San Francisco, CA (AA MINTAKA PRESS/MAGIC ANGRY MOUSE MUSIC) - Tomorrow's Man, the veteran producer of a score of effective, nightmarish sonic landscapes since 1995, finally got the opportunity to apply his skill to the darkly minimalistic and predominantly claustrophobic score required of the 2005 Dustin Alexander
"Sleep" is the latest entry in the ongoing love affair American film-makers are having with what has become a Japanese horror-movie tradition of vengeful ghosts, close quarters, and the effective build of unbearable suspense at the expense of the well being of a small cast of antagonists who often haven't a clue why they are being punished before the final reel. But that is where the similarities between "Sleep" and the remakes of "The Ring" and "The Grudge" end, as "Sleep" has been lauded for being an original story (not a remake) that honorably captures the mood and style of some of the founding fathers of the genre (Kiyoshi Kurosawa, Takashi Shimizu, Koji Shiraishi).
"Sleep: Music written for and inspired by the Dustin Alexander movie" is the first double-disc release from the veteran artist Tomorrow's Man (https://www.tomorrowsman.com [Tomorrow's Man Website]; https://www.lulu.com/tomorrowsman [Online Store]), who has compiled an extensive 11-year body of work as a musician, performer, and writer.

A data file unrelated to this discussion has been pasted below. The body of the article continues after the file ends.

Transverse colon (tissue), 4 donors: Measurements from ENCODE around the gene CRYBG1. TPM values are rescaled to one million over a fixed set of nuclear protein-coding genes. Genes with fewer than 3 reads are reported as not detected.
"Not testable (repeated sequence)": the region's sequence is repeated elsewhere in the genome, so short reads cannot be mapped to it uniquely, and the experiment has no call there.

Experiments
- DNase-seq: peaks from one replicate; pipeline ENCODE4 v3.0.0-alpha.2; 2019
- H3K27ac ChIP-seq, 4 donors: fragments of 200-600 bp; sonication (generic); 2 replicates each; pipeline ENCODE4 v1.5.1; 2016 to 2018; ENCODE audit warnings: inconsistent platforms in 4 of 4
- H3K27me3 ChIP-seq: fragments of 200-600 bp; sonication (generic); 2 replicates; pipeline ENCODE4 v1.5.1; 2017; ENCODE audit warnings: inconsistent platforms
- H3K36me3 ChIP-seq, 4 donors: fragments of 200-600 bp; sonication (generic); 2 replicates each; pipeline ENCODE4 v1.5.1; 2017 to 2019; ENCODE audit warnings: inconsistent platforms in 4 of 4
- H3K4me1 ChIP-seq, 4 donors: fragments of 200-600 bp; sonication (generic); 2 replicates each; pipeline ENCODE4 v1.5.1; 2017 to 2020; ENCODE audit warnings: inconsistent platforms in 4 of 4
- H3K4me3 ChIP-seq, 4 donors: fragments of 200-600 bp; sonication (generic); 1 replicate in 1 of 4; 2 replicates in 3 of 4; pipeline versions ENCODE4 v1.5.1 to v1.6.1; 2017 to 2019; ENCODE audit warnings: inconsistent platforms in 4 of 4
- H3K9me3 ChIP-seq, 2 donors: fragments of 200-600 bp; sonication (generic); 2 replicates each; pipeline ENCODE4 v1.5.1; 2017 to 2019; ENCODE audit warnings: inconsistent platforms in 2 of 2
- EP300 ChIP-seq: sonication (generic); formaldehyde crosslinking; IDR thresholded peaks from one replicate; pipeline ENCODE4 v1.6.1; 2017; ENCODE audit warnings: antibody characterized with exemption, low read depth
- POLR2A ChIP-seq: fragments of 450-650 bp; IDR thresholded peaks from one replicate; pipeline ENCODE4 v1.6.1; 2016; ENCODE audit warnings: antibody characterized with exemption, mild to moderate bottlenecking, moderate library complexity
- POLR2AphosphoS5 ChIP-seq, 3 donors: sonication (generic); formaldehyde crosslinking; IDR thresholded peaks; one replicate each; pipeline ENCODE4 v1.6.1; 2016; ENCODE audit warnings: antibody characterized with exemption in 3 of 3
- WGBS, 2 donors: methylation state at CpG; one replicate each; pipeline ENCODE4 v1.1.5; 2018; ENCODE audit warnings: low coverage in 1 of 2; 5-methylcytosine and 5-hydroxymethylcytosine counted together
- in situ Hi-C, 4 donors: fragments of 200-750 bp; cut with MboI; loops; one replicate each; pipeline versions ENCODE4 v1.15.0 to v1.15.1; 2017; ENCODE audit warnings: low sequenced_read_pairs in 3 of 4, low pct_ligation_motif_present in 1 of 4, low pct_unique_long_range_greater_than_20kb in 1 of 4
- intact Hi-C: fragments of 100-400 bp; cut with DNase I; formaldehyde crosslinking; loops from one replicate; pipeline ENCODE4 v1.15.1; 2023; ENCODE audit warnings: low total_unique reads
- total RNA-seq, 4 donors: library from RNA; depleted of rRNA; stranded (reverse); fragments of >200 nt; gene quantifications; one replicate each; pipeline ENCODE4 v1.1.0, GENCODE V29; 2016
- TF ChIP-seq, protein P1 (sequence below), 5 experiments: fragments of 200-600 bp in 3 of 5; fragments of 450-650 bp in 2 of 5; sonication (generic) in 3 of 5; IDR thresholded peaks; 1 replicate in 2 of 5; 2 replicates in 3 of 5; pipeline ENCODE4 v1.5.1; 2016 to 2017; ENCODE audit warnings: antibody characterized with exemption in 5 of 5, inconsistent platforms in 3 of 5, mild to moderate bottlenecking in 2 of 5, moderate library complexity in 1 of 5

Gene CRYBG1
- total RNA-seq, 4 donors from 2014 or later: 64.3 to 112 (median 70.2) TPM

The soundtrack boasts 27 tracks, several of them pieces that extend beyond the film's score. The music ranges from stunningly accurate, moving pieces written expressly for scenes from the movie (like the tense death-march of "Risen," or the horrific crecendo of "Her Viridical Nightmare"), to the protracted scores that comprise an intensity befitting their own horror story, as they build and mutate far beyond the director's expectation (like the 13-minute, genre-defying opus "Bloodless," which begins with what could have been an almost soothing guitar melody if not for the disturbing effect of the sound rushing by in the speakers; by the end of the track, most would be cowering under the bed, unsure if the sound was rushing malevolently toward them, or worse - fleeing something else).
"Sleep" is the first full-length album from Tomorrow's Man since a busy 2002, when he released the critically acclaimed four-track epic "Palimpsest," and the widely popular "The Trial & Asylum of Peppery Penguin," which boasted the furiously controversial hit "EKF Sleep Repeat" and the industrial-dance club hit "Drama Magnet."
A DVD of the movie "Sleep" is scheduled for release in 2006.